Duke to file in January for approval of Asheville gas-fired project

Duke Energy Progress on Dec. 16 notified the North Carolina Utilities Commission that it plans to file an application for a Certificate of Public Convenience and Necessity (CPCN) to construct the Western Carolinas Modernization Project at its existing Asheville plant site in Buncombe County, North Carolina on or after Jan. 15.

The Western Carolinas Modernization Project consists of two new natural gas-fired 280 MW (winter rating) combined cycle units, with fuel oil back up; and a natural gas-fired 192 MW (winter rating) simple cycle combustion turbine unit, with fuel oil back up. The need for this capacity may be avoided or delayed due to the utilization of other technologies and programs to meet the future peak demand requirements of DEP customers in the region, and future new solar generation at the Asheville plant site, said this Duke Energy (NYSE: DUK) subsidiary.

Duke Energy Progress said it is currently in the early stages of exploring these alternative peak load resources and will be working with its customers to maximize their deployment and effectiveness.

The Western Carolinas Modernization Project will enable the early retirement of the 379-MW (winter rating) Asheville 1 and 2 coal units on or before the commercial operation of the new combined cycle units, thereby permanently ceasing operations of all coal-fired units at the site.

“As will be set forth in detail in the Company’s forthcoming CPCN application, the Asheville Combined Cycle units will provide cost-effective baseload generation for DEP’s customers in North Carolina and South Carolina, and are planned for commercial operation in the Fall of 2019,” said the notice. “The contingent Asheville Combustion Turbine unit would provide cost-effective peaking generation for DEP’s North Carolina and South Carolina customers, and would potentially begin commercial operation in 2023 if the current peak demand growth is not sufficiently reduced by the alternative approach discussed above.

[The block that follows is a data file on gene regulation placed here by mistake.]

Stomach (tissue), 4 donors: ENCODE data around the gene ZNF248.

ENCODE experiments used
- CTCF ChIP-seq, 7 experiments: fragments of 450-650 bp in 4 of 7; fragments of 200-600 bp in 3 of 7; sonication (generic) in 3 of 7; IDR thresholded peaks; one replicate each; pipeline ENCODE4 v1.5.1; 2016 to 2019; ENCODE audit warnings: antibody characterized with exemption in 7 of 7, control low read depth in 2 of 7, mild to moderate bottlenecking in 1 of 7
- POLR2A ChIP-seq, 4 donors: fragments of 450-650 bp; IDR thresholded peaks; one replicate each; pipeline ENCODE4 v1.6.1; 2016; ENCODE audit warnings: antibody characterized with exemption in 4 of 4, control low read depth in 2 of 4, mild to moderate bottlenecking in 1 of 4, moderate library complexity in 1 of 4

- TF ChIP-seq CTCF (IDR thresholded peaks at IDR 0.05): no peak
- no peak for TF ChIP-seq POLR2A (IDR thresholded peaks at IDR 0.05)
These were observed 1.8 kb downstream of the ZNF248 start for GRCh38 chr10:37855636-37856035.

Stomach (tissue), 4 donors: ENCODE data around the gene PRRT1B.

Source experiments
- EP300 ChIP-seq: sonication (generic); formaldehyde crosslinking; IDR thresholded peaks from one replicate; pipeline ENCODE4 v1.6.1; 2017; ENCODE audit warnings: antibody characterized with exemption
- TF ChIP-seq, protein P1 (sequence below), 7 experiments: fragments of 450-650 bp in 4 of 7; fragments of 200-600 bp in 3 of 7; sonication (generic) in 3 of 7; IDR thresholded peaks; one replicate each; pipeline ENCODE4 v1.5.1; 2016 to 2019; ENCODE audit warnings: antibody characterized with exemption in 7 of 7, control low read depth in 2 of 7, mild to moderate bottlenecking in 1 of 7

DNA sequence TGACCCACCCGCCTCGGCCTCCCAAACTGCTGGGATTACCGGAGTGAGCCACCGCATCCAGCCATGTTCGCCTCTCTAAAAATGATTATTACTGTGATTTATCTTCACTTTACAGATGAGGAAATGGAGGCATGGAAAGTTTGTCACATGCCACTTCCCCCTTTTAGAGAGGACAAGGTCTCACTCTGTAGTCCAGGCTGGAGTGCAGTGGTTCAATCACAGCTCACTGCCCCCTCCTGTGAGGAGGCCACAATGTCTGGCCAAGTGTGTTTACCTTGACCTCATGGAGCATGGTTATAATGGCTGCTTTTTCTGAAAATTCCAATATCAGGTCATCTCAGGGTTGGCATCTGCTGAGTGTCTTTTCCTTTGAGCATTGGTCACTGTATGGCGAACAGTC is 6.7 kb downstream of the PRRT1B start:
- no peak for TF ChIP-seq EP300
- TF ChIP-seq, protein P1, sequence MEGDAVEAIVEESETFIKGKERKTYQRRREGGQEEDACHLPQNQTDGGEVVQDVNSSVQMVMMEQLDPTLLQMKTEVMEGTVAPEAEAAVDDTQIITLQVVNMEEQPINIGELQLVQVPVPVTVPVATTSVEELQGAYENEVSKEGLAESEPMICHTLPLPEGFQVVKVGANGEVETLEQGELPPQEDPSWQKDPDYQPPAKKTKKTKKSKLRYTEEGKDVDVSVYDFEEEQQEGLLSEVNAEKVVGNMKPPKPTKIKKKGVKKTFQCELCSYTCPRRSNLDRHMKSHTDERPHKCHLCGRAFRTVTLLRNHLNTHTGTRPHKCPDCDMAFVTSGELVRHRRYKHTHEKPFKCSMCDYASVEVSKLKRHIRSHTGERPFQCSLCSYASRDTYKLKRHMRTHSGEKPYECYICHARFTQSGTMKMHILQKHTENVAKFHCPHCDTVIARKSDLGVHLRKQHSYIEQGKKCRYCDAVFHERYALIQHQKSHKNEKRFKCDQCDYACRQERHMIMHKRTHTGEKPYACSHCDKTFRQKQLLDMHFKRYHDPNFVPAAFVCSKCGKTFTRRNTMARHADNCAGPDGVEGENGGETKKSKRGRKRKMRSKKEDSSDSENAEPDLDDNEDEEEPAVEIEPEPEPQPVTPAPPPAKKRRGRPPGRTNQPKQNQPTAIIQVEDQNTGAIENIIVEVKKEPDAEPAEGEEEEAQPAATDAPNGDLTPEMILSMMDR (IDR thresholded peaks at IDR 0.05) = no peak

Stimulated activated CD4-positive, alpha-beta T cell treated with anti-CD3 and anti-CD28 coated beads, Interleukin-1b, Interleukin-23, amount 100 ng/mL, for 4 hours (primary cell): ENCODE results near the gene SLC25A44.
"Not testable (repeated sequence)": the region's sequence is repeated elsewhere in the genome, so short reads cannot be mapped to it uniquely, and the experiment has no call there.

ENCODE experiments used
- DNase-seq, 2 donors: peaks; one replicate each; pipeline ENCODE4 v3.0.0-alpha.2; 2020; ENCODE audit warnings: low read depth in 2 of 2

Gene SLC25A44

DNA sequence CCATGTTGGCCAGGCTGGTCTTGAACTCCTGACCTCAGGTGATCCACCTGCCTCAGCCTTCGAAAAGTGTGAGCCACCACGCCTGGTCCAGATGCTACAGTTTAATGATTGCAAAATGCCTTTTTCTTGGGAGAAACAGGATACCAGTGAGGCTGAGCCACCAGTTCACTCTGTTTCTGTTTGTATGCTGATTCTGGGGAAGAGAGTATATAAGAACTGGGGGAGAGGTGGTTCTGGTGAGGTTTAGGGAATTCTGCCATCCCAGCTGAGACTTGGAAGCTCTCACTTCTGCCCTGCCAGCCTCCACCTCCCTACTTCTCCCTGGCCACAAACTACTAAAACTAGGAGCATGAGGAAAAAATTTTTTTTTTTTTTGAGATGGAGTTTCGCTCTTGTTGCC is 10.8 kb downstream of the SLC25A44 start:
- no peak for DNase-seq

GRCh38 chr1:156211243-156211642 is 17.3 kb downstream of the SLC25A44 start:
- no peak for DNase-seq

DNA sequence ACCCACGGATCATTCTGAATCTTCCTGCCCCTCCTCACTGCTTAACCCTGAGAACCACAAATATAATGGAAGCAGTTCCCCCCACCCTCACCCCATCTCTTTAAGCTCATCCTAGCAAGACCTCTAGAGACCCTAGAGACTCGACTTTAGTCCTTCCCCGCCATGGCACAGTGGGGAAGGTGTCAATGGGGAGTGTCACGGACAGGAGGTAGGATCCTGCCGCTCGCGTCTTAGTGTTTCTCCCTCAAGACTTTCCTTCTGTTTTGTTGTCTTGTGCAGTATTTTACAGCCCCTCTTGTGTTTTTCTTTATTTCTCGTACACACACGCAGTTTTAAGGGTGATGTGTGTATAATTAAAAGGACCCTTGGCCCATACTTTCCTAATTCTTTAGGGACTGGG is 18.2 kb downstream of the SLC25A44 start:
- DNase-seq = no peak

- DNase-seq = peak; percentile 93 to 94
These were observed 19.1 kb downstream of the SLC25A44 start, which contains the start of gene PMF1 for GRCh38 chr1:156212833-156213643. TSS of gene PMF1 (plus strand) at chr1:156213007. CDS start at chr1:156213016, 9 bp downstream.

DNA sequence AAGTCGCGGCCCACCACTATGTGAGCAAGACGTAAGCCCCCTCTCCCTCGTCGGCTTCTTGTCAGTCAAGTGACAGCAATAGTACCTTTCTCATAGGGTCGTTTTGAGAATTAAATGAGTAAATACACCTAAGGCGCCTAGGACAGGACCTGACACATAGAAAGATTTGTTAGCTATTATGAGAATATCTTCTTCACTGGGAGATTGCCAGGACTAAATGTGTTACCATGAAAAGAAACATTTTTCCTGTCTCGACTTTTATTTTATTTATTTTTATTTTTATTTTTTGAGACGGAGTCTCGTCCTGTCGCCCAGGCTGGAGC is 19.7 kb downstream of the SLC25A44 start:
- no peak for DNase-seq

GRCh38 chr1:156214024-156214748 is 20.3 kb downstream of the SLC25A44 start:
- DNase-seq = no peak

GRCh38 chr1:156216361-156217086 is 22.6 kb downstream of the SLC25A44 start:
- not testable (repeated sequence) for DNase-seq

“The new solar generation facility will be subject to a future CPCN application once the coal unit demolition plans have been sufficiently completed to determine the site configuration that will enable the optimum amount of new solar generation facility at the Asheville site for the benefit of the Company’s customers in North Carolina and South Carolina.”

Duke Energy announced Nov. 4 that in response to community concerns it will replace its coal plant in Asheville with two smaller gas units rather than one large one, and also abandon plans for the 230-kV Foothills Transmission Line and Campobello substation. Duke said that the 45-mile transmission line and substation will no longer be necessary under its revised Western Carolinas Modernization Project.

About Barry Cassell 20414 Articles
Barry Cassell is Chief Analyst for GenerationHub covering coal and emission controls issues, projects and policy. He has covered the coal and power generation industry for more than 24 years, beginning in November 2011 at GenerationHub and prior to that as editor of SNL Energy’s Coal Report. He was formerly with Coal Outlook for 15 years as the publication’s editor and contributing writer, and prior to that he was editor of Coal & Synfuels Technology and associate editor of The Energy Report. He has a bachelor’s degree from Central Michigan University.